What about resentment?

On page 64-66, the Big Book says that resentment and anger towards others is the number one offender and cause of alcoholism/addiction. This is true except those feelings are placed on the wrong recipient. 90 percent of the time, the addict is not truly angry and resentful at his wife, boss, business associates and friends. He is truly angry at his parents and resentful for the way they treated him as a child. It is that anger and resentment unredressed that is causing him to misplace it onto innocent others and is causing his alcoholism. So again although avoiding anger and resentment towards wife, boss and friends is admirable and helpful, this can only be done if he first recognizes, validates, processes and resolves the anger and resentment towards his parents! Yes, his parents need to do steps 4 to 10 to him! In order to heal his resentment and anger his parents have to make amends to him. If they're unwilling or it is otherwise impossible you must at least get a firm conviction of how wrong they were and how you were a completely innocent victim, as you were just a child. I recommend in therapy spending a certain time each day expressing your anger towards your parents, raging into your pillow as described in "How does psychotherapy work?" Paradoxically an amazingly, expressing, validating feeling, understanding and giving a voice to our angry and resentful feelings is what allows them to be processed and resolved so they can then fade into the past and only become a memory, never to be displaced again onto innocent others.

You cannot tolerate any more mistreatment!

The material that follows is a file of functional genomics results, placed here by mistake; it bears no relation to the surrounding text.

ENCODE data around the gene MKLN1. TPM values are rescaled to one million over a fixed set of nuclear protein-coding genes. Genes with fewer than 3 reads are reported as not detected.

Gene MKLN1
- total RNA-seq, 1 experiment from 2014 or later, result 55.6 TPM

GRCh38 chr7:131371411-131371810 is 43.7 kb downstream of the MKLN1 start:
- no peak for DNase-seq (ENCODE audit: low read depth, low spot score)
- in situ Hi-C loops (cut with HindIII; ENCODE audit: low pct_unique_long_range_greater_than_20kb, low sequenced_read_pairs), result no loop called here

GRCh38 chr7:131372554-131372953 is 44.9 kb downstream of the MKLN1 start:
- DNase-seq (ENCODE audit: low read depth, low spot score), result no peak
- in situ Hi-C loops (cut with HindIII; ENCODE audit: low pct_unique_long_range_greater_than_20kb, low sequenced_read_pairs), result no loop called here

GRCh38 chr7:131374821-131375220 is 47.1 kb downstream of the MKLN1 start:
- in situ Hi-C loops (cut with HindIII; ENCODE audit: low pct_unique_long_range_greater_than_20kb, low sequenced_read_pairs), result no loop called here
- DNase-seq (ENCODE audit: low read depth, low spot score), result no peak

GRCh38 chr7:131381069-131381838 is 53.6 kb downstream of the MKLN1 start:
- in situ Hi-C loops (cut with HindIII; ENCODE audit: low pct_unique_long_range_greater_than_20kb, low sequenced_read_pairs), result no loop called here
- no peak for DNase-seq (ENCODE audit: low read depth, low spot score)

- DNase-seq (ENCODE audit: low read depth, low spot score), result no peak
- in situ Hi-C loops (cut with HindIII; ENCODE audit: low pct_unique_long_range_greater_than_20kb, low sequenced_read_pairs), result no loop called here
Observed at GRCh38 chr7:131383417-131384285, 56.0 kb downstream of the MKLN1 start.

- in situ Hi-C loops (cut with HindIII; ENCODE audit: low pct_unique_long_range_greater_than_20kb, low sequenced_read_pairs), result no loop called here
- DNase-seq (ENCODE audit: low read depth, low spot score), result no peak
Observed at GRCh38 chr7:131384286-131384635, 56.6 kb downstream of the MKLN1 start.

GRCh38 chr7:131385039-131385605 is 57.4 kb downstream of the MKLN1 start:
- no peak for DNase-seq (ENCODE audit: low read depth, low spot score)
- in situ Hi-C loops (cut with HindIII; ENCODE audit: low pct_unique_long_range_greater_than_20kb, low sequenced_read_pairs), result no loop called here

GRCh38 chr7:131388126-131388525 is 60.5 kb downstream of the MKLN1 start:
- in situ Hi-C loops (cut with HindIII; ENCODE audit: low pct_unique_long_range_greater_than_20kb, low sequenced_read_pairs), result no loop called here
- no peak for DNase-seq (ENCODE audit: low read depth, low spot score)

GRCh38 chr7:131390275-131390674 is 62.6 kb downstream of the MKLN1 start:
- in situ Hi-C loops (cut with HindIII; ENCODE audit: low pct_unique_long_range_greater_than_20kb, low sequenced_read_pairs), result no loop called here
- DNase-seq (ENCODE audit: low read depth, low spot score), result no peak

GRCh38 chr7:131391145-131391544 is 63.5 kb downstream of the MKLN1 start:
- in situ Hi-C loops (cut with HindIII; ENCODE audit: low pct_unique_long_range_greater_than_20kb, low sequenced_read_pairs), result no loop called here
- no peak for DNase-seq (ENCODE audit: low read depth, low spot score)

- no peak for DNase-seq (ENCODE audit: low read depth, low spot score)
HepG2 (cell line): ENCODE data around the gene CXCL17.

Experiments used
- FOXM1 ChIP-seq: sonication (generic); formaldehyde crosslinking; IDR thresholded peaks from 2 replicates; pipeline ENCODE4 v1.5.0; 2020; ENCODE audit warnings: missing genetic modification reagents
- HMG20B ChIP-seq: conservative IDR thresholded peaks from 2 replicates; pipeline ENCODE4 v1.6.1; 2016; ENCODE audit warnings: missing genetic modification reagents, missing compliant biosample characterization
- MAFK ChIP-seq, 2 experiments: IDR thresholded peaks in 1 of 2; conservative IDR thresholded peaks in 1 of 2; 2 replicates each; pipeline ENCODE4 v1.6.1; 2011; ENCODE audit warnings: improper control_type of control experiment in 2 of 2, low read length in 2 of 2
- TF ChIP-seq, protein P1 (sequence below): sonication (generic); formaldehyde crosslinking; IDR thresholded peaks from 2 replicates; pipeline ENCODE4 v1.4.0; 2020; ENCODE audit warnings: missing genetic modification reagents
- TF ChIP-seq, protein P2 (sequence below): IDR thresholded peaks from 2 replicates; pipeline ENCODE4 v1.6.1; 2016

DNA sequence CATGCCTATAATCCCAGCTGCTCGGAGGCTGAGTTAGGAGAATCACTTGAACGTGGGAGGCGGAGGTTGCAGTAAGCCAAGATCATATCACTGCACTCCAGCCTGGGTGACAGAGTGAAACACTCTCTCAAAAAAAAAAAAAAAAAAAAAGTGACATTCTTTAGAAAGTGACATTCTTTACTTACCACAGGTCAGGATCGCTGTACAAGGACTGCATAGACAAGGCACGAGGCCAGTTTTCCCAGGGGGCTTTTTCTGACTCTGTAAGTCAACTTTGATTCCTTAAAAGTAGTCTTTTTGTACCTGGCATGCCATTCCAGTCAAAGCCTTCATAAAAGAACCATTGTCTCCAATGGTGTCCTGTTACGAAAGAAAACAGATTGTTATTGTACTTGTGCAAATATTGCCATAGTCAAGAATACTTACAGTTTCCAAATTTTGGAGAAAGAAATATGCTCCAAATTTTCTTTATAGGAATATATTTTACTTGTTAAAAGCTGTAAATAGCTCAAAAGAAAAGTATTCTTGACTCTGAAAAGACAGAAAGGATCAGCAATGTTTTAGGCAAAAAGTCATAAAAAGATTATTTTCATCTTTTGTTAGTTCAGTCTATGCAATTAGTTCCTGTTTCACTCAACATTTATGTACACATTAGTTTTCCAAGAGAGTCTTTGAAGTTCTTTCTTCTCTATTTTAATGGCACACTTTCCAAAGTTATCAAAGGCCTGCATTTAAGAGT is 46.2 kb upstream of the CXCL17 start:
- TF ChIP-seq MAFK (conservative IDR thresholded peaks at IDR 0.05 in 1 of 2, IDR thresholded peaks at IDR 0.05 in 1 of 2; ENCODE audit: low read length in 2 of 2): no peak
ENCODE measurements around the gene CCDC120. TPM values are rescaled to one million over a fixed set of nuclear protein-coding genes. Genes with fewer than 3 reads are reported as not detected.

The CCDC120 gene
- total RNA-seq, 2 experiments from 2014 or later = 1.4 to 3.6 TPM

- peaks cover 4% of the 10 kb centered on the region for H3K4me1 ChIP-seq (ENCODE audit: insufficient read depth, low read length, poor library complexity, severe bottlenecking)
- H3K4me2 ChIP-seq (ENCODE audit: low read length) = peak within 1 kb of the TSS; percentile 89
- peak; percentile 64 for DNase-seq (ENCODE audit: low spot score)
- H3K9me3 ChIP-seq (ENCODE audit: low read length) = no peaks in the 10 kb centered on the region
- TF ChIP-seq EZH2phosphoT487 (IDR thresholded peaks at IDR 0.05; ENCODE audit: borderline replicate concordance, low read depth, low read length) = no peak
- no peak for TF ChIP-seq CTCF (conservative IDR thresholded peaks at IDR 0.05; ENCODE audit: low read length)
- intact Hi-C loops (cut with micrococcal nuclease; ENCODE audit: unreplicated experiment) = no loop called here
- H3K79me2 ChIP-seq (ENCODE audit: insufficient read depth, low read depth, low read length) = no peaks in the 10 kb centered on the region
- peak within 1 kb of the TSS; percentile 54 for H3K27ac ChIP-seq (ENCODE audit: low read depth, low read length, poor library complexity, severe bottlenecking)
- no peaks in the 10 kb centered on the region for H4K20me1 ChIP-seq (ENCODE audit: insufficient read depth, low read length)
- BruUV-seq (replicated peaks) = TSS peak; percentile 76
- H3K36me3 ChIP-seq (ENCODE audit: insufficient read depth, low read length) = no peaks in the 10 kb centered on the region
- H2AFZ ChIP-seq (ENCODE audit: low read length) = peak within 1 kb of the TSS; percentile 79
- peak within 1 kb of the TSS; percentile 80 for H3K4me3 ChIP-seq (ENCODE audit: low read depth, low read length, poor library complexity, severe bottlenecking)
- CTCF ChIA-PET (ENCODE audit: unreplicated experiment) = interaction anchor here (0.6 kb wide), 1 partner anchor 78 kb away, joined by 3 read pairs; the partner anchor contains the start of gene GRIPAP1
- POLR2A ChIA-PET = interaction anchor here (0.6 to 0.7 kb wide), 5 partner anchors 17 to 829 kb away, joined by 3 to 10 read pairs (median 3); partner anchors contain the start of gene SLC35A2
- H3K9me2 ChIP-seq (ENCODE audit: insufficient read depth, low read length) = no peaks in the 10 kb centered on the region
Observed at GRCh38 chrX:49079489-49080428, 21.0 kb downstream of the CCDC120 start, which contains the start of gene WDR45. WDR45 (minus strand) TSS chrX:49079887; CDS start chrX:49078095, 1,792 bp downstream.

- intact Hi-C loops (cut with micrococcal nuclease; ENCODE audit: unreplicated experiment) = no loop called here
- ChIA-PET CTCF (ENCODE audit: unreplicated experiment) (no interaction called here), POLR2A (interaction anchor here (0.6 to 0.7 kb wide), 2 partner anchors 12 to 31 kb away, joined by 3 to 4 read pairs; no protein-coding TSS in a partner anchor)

On page 67 the big book talks about being patient and kind towards those who indeed do hurt us, however that is the path for someone who is very strong emotionally and spiritually and can tolerate being harmed to certain extent without upsetting the health of his equilibrium. But for the alcoholic/addict who had a troubled childhood and is emotionally damaged, this is bad advice. He has suffered too much in his childhood to be able to tolerate even one more bit of abuse. Therefore as a means to preserving his mental health and achieving recovery, he needs to be very careful to not let anyone abuse him anymore, especially his parents or early caretakers who had mistreated him so much in the past. See my post on anger where I explain in depth how it is very unhealthy to either repress anger or express it towards the wrong people, but expressing it towards those who truly hurt you is immensely healing.

Not miracle cures, gradual, natural healing!

On page 50, the Big Book talks about the higher power accomplishing the miraculous, the humanly impossible. Indeed recovery is miraculous in so far that everything in the world is actually miraculous, but it's no more miraculous than anything else. People are tempted to hope for tremendous life-changing spiritual revelations as a solution to their problems. However these so-called solutions are usually manic in nature, that is they are vainglorious, unrealistic and not genuine. True growth, be it spiritual or emotional, must happen very gradually and through natural, non-miraculous means such as psychotherapy and social contact, where little by little you become less dependent on your addictive substance and more and more emotionally healthy. Miraculous, sudden recoveries like described on page 56 to 57 are rare and not to be expected.